Archive for the ‘Rental’ Category

September 19, 2011

Landlords love a good tenant.  You know the tenant that pays his rent on time and rarely complains.  In fact, maybe the tenant even takes care of minor repairs without involving the landlord.  An owner doesn’t want to lose a tenant like that so he may offer rewards to stay.  The most common incentive is not raising the rent.  Though this is a good thing for a renter, it could create a financial trap for him in the future.

In the Conejo Valley, the median rent for single family home with three bedrooms and two bathrooms was $2,200 in 2005.  Currently, it is now $2,500.  This is a two to three percent annual rent increase for the area.

If a tenant leased his home in 2005 and had no rent increases during the last several years, his budget may be squeezed if the landlord did decide to bring the rent to market value or to sell the house requiring the tenant to find another place to live.  For a home based on the median values, the tenant would now be required to pay an additional $300 a month ($3,600 a year) for a similar property.  For a tenant that has rented his current residence for ten or fifteen years with minimal or no increases, the bite can be financially devastating.

We believe tenants need to stay abreast of the rental market even though they are comfortable in their current homes.  We recommend to our rental clients that, if their rent is not increased each year, each month they put aside an amount equal to what a rent increase could have been.  This way, once the tenant is facing a higher cost, he has already budgeted for it.  He will even have accumulated some savings to help with the additional costs of a move if necessary.

If a tenant does have their eye on buying someday, this Rent vs. Buy website can be helpful in deciding if it is time to go from being a Tenant to a Homeowner.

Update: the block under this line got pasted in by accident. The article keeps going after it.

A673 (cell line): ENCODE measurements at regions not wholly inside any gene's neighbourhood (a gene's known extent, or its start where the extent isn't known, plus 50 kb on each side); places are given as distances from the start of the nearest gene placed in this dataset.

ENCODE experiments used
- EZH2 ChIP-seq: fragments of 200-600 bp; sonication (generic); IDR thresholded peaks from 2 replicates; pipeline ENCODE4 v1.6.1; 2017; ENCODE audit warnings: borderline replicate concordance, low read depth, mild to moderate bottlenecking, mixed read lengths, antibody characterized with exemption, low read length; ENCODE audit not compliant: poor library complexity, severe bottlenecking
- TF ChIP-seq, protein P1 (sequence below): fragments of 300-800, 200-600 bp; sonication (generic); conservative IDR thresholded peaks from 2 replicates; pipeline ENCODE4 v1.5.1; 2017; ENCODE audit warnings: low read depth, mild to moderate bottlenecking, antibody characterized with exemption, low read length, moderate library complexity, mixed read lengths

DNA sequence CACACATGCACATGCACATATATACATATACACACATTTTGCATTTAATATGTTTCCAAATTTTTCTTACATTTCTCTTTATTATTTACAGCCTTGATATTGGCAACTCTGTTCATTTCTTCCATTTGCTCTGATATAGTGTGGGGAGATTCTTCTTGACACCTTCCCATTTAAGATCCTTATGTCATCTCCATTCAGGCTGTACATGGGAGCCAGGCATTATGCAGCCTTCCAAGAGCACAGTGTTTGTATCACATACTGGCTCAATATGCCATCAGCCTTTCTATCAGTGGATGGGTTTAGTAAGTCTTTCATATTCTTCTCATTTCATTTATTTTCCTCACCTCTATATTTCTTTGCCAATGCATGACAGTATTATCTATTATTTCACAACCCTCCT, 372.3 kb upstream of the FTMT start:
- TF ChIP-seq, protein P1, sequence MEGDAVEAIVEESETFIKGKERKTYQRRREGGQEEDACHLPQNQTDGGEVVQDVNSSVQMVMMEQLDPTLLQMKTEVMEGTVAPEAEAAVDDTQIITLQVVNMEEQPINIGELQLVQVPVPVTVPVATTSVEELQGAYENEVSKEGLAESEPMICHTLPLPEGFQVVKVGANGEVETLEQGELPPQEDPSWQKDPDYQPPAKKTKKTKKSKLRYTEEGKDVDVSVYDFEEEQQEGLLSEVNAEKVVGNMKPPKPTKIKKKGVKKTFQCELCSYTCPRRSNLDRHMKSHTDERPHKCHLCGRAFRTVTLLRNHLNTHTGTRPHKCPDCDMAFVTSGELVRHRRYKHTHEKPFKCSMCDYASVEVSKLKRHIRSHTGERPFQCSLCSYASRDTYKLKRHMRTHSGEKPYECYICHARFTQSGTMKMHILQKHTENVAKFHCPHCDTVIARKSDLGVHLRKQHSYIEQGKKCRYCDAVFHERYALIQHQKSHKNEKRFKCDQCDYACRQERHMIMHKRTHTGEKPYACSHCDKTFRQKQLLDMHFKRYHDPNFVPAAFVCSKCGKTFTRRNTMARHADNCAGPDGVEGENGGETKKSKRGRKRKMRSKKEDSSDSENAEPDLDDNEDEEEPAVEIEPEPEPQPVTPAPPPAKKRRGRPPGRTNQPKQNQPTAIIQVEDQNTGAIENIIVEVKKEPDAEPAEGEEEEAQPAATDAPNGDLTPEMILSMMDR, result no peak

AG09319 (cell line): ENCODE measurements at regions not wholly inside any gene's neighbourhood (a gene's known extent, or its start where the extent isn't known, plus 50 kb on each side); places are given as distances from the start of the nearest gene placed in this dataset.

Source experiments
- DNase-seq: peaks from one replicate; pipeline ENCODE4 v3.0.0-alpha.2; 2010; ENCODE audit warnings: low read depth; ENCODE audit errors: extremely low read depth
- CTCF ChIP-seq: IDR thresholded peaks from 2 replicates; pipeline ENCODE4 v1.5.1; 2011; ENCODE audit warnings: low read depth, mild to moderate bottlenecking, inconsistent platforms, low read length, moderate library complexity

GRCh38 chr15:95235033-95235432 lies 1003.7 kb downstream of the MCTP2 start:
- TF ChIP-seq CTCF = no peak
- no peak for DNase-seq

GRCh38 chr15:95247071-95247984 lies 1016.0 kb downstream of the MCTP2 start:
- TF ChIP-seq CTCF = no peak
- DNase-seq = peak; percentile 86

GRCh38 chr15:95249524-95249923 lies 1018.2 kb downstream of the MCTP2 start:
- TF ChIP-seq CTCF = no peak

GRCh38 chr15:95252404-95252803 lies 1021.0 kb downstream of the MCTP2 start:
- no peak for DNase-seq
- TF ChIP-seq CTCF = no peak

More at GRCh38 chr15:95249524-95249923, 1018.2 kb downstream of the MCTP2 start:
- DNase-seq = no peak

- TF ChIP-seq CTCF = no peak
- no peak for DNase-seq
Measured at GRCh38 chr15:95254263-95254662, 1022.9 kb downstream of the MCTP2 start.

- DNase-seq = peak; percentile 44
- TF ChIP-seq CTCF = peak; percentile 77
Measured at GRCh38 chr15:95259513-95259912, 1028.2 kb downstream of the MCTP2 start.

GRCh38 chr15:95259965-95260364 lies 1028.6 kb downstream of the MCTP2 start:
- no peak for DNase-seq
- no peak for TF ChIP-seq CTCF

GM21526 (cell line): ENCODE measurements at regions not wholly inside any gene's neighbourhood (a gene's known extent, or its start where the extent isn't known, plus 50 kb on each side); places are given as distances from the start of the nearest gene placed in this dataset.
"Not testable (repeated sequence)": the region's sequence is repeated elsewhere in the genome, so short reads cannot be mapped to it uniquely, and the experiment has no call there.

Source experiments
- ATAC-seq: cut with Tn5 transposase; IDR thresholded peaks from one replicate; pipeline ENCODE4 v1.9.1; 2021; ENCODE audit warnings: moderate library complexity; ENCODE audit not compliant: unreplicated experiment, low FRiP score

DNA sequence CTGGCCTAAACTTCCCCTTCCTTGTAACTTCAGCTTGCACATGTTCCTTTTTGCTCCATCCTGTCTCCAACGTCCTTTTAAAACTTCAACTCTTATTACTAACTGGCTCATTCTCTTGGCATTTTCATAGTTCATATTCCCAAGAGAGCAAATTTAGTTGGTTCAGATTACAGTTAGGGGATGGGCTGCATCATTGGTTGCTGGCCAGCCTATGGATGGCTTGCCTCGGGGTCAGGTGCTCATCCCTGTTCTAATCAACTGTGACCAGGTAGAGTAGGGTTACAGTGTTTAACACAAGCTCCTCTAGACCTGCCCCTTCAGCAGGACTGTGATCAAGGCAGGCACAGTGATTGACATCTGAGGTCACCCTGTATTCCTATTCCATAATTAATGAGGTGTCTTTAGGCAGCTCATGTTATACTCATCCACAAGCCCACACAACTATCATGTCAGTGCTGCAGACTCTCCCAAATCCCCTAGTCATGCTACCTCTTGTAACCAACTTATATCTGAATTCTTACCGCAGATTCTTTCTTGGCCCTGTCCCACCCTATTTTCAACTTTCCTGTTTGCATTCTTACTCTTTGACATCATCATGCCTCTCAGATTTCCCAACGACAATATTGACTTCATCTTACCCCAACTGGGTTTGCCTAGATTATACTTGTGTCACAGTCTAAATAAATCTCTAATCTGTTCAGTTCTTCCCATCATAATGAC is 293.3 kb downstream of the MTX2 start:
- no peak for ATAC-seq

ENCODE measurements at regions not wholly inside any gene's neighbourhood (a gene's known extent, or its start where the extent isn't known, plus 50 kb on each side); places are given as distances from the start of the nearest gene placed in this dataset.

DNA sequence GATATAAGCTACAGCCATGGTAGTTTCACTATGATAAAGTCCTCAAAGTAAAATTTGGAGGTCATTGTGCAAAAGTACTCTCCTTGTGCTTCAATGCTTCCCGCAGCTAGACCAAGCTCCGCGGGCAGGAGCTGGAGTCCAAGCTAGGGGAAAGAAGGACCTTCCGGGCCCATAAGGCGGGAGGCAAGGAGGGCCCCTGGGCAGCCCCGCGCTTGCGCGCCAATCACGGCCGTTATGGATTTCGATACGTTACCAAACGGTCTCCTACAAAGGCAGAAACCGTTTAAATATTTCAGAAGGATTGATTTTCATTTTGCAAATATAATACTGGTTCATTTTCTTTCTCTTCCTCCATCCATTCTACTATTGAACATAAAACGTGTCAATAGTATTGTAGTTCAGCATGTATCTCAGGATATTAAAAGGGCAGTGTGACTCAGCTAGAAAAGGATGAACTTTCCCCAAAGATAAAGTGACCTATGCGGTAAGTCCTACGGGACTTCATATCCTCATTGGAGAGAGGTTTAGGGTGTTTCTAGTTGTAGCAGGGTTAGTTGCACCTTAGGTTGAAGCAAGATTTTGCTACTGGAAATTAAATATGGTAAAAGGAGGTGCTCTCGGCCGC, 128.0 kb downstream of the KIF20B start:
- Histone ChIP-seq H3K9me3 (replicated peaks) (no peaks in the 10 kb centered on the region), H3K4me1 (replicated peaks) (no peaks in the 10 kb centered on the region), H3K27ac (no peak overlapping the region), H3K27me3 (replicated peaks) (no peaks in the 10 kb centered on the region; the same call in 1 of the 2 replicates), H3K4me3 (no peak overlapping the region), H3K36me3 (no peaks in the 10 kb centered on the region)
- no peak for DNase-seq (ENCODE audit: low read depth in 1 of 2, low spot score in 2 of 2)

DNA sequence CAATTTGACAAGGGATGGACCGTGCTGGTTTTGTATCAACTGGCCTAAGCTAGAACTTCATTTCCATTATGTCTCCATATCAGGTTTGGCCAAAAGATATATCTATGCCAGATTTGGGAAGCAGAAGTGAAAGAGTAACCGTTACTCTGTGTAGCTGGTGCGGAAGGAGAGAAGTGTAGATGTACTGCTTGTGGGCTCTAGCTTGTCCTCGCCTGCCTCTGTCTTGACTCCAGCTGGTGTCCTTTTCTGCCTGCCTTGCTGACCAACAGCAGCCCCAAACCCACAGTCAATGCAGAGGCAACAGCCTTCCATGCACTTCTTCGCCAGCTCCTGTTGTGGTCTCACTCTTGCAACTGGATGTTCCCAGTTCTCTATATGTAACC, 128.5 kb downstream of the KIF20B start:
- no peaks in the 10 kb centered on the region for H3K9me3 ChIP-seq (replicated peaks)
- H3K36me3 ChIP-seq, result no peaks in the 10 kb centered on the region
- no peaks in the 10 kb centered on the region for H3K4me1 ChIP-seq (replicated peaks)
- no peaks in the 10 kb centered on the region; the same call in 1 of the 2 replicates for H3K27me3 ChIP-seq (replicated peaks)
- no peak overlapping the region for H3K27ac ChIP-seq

Rich and Jan McMillen

October 3, 2009

We received a phone call from a woman yesterday asking us about a rental of a property we had listed.  Rich told her that it was for sale but not available as a rental.  She told us that she found an ad for a four-bedroom rental over 2,500 square feet listed in for only $1,300 monthly (an absurd amount for this area).  She immediately emailed as instructed in the ad for more information.  She received instructions to go by an address which is our listing.  Lucky for this woman we had just put our sign up on the property (until then it had only been on internet sites) so she decided to call the number listed on it instead of sending an email.

Due to the current economic times, there have been a lot of rental scams in lately.  There are always people out there looking for a way to make a quick buck by taking advantage of others.  In this case, an unscrupulous person disguised our listing (used our description but not our pictures) as a rental trying to get potential victims to send money or cashier checks in the guise of security deposits and first month rents.  By posting low rents, scammers know that some people will send the money before seeing the inside of the property to secure it as soon as possible.  The scammer is long gone before the victim even knows that they have been victimized.

Rich & Jan McMillen